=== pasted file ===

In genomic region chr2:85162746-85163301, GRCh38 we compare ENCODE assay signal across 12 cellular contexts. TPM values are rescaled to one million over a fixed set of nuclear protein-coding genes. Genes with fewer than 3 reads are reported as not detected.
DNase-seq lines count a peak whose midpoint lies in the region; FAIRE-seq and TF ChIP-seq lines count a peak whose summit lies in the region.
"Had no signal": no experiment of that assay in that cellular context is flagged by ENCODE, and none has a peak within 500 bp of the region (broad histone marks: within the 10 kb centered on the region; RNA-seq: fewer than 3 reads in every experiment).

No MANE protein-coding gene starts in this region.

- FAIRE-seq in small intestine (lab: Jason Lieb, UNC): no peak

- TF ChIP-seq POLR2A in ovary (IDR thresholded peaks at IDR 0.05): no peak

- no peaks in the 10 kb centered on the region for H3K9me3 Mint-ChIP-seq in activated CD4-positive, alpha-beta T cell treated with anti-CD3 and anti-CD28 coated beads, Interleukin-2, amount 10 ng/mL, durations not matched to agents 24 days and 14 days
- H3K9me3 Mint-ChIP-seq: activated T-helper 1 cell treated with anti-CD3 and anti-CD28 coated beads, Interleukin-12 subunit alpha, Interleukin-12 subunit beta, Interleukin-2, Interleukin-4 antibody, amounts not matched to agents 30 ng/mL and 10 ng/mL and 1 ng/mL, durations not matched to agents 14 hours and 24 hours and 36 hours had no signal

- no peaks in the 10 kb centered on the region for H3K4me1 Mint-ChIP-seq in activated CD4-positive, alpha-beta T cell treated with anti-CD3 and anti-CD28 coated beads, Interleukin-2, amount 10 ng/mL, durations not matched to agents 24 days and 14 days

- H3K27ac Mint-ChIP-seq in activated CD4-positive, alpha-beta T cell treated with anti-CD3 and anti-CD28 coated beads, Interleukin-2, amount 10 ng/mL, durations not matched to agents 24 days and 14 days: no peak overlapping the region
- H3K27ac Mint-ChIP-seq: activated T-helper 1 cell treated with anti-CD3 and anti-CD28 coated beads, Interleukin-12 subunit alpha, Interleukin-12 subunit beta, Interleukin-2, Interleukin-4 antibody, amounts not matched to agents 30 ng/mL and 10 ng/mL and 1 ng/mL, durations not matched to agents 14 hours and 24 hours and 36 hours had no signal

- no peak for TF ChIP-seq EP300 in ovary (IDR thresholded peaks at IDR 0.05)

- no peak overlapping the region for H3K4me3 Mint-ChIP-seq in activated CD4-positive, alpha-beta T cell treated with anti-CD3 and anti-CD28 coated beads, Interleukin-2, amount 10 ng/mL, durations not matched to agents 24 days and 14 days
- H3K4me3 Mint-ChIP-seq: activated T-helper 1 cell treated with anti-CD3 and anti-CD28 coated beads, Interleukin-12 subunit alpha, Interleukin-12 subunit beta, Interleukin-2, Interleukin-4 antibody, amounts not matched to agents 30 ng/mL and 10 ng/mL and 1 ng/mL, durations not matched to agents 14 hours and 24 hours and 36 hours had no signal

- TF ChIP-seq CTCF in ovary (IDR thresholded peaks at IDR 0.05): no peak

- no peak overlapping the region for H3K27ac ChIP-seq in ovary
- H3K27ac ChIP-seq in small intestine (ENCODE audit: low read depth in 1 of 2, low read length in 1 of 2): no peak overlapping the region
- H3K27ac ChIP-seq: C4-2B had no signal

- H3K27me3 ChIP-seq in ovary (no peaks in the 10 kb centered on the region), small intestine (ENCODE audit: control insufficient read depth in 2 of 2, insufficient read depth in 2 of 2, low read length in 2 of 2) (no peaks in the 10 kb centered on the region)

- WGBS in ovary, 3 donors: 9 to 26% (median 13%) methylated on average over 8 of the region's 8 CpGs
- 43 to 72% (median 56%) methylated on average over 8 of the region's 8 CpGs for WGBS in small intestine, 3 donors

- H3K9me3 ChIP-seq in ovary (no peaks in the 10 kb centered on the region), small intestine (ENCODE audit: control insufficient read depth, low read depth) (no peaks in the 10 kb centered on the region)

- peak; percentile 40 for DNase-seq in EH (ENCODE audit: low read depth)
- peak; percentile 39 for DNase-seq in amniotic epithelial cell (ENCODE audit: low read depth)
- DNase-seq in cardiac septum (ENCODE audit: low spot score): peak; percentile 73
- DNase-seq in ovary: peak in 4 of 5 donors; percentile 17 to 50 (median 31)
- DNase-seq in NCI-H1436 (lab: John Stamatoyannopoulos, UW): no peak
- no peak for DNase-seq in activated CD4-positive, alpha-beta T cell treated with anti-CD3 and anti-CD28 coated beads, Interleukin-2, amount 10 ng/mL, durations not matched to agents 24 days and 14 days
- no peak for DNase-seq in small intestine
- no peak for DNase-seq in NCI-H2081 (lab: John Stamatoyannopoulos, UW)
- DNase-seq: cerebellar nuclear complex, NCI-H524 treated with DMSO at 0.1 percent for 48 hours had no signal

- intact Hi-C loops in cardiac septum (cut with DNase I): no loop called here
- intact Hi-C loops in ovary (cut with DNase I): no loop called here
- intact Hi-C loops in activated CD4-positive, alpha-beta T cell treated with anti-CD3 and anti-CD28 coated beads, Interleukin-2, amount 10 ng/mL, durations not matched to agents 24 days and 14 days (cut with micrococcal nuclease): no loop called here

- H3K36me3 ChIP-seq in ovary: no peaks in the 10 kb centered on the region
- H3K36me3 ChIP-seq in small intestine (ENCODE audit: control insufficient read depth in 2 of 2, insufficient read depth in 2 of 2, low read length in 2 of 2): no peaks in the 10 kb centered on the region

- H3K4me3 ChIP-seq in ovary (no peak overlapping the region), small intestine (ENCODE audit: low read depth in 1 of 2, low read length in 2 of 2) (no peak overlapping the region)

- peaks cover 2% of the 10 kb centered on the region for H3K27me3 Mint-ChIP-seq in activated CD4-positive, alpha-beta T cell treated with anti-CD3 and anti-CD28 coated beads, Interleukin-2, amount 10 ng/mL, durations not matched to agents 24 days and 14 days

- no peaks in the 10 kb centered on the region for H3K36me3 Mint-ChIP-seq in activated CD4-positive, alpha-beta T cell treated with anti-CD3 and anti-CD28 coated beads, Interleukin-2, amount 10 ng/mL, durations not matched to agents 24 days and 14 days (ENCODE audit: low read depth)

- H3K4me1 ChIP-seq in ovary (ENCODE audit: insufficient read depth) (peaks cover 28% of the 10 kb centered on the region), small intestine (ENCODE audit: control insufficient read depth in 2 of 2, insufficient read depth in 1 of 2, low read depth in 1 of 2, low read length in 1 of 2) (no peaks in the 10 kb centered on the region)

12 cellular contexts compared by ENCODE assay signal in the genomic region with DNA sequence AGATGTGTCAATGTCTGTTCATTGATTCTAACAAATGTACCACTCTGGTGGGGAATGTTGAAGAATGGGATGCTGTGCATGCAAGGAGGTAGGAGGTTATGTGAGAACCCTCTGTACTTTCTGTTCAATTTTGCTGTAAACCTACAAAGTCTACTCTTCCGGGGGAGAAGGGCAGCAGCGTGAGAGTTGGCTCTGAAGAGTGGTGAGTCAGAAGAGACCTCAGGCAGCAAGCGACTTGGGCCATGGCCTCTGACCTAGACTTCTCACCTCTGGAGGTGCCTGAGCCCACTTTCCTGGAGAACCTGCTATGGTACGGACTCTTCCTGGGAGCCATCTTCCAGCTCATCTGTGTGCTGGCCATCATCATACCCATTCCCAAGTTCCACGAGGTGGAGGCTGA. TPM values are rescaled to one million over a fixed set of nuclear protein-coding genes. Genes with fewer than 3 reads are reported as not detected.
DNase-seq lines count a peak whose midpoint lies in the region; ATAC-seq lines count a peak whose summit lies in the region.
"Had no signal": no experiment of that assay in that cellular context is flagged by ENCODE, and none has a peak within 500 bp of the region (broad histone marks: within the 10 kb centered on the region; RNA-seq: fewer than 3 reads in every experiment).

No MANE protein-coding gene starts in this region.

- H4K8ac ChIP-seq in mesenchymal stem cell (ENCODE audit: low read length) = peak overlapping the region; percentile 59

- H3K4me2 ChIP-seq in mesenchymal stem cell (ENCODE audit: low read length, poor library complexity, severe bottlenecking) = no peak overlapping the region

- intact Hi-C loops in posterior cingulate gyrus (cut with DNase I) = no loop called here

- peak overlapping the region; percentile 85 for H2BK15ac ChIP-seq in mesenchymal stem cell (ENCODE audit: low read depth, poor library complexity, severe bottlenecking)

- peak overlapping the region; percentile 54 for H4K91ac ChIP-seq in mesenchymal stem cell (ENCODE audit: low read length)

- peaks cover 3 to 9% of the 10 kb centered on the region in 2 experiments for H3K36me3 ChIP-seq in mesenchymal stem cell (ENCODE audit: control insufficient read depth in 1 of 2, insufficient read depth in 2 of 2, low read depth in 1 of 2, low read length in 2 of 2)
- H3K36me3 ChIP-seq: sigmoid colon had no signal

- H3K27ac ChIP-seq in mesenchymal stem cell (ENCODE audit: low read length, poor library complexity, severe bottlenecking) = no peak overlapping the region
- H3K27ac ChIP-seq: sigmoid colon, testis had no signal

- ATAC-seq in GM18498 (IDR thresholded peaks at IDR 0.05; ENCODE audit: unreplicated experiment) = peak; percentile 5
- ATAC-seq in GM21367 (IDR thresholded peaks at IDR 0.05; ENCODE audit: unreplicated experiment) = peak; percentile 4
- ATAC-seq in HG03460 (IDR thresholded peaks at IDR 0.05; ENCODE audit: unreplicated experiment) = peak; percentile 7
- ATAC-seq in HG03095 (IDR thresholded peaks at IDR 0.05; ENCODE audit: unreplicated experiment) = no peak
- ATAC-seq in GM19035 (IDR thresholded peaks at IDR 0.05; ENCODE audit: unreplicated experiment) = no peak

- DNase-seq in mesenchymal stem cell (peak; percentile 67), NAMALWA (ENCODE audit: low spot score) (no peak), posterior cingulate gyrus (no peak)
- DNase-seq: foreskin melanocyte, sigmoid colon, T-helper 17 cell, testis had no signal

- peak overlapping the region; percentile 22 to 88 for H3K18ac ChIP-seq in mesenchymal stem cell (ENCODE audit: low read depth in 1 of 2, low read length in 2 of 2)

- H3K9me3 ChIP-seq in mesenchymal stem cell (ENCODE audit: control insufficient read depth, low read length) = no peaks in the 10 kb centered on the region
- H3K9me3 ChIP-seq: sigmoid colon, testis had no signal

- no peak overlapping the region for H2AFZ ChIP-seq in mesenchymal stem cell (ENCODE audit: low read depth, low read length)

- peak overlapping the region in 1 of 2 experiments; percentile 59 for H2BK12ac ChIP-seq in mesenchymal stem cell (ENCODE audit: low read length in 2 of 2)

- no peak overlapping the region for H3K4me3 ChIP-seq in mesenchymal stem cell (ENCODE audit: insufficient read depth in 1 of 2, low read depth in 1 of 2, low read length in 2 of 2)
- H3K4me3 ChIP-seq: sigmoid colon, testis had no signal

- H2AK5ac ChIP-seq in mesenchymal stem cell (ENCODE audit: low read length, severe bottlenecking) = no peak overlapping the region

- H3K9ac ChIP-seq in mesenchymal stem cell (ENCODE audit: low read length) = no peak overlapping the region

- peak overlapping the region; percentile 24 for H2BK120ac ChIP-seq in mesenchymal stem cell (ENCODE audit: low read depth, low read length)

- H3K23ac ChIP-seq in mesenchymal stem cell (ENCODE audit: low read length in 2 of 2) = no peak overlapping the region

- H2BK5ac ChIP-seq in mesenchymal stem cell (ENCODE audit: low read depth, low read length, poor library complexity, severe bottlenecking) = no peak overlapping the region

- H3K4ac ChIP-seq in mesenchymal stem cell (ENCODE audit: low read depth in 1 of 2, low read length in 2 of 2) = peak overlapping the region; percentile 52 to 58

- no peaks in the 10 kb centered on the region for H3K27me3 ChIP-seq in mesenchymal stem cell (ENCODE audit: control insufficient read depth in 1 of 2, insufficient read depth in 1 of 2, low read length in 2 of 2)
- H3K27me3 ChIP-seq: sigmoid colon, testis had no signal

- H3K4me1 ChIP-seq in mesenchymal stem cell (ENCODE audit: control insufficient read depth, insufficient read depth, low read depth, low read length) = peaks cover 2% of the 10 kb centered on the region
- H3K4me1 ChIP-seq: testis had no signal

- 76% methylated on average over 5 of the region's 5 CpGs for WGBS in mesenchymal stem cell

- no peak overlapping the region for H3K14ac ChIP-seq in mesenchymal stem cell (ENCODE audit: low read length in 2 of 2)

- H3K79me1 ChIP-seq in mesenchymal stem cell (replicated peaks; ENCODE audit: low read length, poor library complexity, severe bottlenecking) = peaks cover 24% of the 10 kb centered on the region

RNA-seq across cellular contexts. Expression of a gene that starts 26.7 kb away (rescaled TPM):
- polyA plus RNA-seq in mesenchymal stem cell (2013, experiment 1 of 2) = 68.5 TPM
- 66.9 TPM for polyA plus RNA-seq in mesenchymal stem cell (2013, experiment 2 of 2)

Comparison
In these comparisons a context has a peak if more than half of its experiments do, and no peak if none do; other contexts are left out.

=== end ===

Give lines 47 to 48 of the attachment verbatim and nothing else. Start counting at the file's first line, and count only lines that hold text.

- intact Hi-C loops in posterior cingulate gyrus (cut with DNase I) = no loop called here

- peak overlapping the region; percentile 85 for H2BK15ac ChIP-seq in mesenchymal stem cell (ENCODE audit: low read depth, poor library complexity, severe bottlenecking)